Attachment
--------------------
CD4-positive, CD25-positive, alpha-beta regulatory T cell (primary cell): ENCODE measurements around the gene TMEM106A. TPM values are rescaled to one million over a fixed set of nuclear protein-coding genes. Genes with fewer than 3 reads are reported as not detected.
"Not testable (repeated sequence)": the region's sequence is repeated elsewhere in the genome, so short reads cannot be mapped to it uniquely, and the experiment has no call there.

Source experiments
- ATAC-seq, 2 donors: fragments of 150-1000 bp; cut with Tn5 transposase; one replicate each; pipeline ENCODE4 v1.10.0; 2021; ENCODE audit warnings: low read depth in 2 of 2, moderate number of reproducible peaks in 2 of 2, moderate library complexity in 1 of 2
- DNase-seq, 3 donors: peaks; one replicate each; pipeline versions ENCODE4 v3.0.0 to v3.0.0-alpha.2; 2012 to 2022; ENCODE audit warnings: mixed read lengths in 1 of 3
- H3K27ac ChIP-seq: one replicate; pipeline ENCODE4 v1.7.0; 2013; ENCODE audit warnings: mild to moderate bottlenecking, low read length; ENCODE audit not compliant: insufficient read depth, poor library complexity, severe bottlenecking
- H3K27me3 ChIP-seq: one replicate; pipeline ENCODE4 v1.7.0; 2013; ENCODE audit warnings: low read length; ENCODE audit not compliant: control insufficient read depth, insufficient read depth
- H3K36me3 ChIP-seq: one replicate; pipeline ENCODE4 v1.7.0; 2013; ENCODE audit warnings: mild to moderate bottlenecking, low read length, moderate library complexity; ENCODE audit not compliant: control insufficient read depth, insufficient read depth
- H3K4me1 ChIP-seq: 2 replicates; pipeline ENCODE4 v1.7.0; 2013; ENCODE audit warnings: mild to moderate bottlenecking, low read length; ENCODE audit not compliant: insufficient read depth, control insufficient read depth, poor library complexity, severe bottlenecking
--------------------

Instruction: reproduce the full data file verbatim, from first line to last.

CD4-positive, CD25-positive, alpha-beta regulatory T cell (primary cell): ENCODE measurements around the gene TMEM106A. TPM values are rescaled to one million over a fixed set of nuclear protein-coding genes. Genes with fewer than 3 reads are reported as not detected.
"Not testable (repeated sequence)": the region's sequence is repeated elsewhere in the genome, so short reads cannot be mapped to it uniquely, and the experiment has no call there.

Source experiments
- ATAC-seq, 2 donors: fragments of 150-1000 bp; cut with Tn5 transposase; one replicate each; pipeline ENCODE4 v1.10.0; 2021; ENCODE audit warnings: low read depth in 2 of 2, moderate number of reproducible peaks in 2 of 2, moderate library complexity in 1 of 2
- DNase-seq, 3 donors: peaks; one replicate each; pipeline versions ENCODE4 v3.0.0 to v3.0.0-alpha.2; 2012 to 2022; ENCODE audit warnings: mixed read lengths in 1 of 3
- H3K27ac ChIP-seq: one replicate; pipeline ENCODE4 v1.7.0; 2013; ENCODE audit warnings: mild to moderate bottlenecking, low read length; ENCODE audit not compliant: insufficient read depth, poor library complexity, severe bottlenecking
- H3K27me3 ChIP-seq: one replicate; pipeline ENCODE4 v1.7.0; 2013; ENCODE audit warnings: low read length; ENCODE audit not compliant: control insufficient read depth, insufficient read depth
- H3K36me3 ChIP-seq: one replicate; pipeline ENCODE4 v1.7.0; 2013; ENCODE audit warnings: mild to moderate bottlenecking, low read length, moderate library complexity; ENCODE audit not compliant: control insufficient read depth, insufficient read depth
- H3K4me1 ChIP-seq: 2 replicates; pipeline ENCODE4 v1.7.0; 2013; ENCODE audit warnings: mild to moderate bottlenecking, low read length; ENCODE audit not compliant: insufficient read depth, control insufficient read depth, poor library complexity, severe bottlenecking